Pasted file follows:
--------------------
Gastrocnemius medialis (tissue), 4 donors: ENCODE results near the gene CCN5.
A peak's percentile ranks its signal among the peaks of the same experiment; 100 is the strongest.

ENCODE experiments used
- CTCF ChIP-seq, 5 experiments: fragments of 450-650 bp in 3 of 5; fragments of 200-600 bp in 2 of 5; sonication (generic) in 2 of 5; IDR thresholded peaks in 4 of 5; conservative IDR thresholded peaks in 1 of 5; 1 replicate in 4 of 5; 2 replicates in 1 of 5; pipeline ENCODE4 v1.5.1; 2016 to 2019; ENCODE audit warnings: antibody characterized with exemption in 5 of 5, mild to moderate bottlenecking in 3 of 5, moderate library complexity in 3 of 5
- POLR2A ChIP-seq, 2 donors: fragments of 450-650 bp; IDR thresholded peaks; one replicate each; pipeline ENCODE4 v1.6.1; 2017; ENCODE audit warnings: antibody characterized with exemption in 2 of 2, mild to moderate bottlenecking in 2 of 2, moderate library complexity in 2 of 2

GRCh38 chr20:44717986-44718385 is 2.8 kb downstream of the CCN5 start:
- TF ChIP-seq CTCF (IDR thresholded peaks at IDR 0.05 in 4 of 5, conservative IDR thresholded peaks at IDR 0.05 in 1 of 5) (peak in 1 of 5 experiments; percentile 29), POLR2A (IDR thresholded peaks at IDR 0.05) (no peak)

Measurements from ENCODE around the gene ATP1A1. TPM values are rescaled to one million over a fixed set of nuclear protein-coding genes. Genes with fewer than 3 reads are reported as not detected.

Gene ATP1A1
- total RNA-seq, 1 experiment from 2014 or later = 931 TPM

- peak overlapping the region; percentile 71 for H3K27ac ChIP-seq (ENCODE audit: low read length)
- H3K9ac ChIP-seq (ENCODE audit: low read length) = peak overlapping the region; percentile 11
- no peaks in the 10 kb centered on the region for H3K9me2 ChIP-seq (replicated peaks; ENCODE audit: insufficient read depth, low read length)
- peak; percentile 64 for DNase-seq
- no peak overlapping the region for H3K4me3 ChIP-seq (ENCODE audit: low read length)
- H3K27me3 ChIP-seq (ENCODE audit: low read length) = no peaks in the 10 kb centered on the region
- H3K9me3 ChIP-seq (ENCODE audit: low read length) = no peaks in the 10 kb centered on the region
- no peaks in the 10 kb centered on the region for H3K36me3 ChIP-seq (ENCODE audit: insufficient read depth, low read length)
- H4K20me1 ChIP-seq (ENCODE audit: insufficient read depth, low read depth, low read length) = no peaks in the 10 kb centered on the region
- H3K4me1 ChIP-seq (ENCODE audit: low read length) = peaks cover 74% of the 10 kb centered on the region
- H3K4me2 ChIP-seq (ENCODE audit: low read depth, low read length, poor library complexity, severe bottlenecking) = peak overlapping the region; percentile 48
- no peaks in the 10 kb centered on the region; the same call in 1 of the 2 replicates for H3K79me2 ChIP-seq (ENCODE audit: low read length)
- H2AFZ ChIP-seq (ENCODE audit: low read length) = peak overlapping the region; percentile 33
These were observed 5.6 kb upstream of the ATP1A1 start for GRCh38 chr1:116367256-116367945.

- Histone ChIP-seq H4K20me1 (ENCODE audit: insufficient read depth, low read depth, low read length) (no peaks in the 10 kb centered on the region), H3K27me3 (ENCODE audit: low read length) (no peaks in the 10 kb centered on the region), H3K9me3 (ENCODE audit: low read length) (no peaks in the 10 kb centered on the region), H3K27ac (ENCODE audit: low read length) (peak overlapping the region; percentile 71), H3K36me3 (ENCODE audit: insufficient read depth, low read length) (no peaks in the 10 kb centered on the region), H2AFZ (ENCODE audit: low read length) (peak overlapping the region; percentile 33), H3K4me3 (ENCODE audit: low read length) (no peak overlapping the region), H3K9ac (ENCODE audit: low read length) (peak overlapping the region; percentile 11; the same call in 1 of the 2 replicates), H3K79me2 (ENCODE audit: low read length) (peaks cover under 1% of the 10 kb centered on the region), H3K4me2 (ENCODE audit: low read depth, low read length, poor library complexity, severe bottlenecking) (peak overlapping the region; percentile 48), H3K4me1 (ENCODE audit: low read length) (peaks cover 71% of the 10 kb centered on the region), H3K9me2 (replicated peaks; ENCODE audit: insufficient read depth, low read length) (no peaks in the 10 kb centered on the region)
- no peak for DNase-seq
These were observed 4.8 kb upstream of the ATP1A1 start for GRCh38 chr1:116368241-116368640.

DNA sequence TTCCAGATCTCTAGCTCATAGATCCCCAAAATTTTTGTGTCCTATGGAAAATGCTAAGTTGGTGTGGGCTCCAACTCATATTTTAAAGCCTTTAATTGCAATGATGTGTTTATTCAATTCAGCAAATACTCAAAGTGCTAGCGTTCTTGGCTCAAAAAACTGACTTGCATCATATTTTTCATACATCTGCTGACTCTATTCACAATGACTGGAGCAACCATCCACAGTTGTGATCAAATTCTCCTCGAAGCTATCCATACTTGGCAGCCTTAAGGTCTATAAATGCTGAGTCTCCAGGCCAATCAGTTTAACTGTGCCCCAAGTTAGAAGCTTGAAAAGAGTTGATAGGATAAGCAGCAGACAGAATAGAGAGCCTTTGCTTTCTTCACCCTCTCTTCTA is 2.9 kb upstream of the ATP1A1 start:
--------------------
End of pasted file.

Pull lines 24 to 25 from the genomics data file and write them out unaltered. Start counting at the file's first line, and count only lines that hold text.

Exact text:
These were observed 5.6 kb upstream of the ATP1A1 start for GRCh38 chr1:116367256-116367945.

- Histone ChIP-seq H4K20me1 (ENCODE audit: insufficient read depth, low read depth, low read length) (no peaks in the 10 kb centered on the region), H3K27me3 (ENCODE audit: low read length) (no peaks in the 10 kb centered on the region), H3K9me3 (ENCODE audit: low read length) (no peaks in the 10 kb centered on the region), H3K27ac (ENCODE audit: low read length) (peak overlapping the region; percentile 71), H3K36me3 (ENCODE audit: insufficient read depth, low read length) (no peaks in the 10 kb centered on the region), H2AFZ (ENCODE audit: low read length) (peak overlapping the region; percentile 33), H3K4me3 (ENCODE audit: low read length) (no peak overlapping the region), H3K9ac (ENCODE audit: low read length) (peak overlapping the region; percentile 11; the same call in 1 of the 2 replicates), H3K79me2 (ENCODE audit: low read length) (peaks cover under 1% of the 10 kb centered on the region), H3K4me2 (ENCODE audit: low read depth, low read length, poor library complexity, severe bottlenecking) (peak overlapping the region; percentile 48), H3K4me1 (ENCODE audit: low read length) (peaks cover 71% of the 10 kb centered on the region), H3K9me2 (replicated peaks; ENCODE audit: insufficient read depth, low read length) (no peaks in the 10 kb centered on the region)